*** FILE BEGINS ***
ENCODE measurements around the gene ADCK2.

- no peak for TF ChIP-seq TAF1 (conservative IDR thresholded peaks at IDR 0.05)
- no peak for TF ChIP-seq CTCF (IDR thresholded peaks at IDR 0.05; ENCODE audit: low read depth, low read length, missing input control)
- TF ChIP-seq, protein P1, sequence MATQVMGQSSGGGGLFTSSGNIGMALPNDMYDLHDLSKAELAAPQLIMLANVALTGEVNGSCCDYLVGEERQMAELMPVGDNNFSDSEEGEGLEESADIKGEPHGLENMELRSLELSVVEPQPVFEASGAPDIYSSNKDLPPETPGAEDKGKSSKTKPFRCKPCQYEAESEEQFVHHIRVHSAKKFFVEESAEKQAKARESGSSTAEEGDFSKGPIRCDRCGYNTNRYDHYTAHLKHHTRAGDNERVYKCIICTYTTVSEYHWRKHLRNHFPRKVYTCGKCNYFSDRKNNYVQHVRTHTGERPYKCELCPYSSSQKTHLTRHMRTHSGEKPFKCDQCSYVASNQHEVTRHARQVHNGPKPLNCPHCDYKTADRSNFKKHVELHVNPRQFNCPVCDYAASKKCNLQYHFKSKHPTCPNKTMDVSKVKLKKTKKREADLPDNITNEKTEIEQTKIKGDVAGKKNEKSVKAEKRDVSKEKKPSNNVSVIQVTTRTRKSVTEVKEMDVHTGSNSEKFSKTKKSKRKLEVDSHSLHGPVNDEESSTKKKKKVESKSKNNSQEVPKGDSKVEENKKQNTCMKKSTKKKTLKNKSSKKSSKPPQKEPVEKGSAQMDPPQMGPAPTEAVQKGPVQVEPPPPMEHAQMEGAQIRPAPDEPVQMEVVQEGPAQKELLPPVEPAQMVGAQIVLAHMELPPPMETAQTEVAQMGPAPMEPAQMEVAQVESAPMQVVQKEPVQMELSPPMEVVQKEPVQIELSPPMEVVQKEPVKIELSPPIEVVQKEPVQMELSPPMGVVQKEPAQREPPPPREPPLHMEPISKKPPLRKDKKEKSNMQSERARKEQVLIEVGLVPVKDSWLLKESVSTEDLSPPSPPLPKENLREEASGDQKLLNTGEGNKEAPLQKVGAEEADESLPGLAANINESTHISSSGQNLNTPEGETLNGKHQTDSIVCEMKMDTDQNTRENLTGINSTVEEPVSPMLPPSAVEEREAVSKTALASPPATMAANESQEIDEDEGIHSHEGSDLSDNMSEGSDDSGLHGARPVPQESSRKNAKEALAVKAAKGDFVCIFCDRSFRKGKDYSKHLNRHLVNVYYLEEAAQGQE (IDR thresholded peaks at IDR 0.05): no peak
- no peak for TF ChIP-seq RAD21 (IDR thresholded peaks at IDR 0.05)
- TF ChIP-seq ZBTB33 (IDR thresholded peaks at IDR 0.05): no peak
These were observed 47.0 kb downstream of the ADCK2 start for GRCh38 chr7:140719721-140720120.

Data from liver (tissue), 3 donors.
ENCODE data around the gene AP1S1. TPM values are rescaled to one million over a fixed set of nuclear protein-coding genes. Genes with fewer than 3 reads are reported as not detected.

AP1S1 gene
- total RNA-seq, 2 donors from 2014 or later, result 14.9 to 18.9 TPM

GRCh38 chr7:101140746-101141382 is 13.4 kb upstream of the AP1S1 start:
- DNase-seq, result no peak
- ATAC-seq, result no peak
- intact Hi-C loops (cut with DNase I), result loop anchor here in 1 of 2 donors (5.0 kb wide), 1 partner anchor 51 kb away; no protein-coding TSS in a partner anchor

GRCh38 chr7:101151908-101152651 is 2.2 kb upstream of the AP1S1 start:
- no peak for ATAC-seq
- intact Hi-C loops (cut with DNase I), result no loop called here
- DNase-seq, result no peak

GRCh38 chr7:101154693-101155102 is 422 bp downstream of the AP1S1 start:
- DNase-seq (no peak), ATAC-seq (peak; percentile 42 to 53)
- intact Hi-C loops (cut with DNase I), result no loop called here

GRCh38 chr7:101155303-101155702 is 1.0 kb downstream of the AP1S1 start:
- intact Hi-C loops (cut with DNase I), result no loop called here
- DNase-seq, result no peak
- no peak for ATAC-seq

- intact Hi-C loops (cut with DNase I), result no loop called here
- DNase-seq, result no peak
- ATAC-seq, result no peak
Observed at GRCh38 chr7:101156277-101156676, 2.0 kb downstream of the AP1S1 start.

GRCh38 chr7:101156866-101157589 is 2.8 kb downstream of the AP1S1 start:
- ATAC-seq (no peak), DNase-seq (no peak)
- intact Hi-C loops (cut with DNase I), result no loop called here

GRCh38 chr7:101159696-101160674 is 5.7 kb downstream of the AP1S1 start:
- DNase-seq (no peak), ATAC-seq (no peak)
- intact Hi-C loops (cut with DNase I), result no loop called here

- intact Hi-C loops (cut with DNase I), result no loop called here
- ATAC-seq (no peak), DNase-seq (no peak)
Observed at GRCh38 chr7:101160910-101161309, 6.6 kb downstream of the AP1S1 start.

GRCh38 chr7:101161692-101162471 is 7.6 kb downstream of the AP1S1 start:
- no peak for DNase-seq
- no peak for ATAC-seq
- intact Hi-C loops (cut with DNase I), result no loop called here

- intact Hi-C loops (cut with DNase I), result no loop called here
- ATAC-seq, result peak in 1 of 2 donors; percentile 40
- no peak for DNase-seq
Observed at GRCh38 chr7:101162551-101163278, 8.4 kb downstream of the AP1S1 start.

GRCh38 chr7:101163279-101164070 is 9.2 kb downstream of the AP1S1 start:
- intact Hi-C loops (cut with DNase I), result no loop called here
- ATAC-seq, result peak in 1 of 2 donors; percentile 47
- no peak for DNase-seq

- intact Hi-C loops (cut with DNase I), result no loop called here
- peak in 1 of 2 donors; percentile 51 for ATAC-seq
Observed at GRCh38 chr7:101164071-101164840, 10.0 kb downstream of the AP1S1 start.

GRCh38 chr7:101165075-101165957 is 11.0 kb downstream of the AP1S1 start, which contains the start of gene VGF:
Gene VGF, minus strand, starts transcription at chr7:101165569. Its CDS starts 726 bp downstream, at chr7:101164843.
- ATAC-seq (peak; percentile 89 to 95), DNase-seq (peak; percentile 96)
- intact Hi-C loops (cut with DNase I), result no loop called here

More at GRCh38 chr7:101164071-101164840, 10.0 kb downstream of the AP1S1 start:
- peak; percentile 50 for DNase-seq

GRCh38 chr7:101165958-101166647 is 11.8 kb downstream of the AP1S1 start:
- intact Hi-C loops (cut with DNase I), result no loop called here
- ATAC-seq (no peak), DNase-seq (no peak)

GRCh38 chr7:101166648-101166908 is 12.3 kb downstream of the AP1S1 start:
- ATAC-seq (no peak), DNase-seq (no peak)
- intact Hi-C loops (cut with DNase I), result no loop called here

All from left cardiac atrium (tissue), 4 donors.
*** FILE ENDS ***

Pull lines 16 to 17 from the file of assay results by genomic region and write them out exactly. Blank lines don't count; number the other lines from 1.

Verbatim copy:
GRCh38 chr7:101151908-101152651 is 2.2 kb upstream of the AP1S1 start:
- no peak for ATAC-seq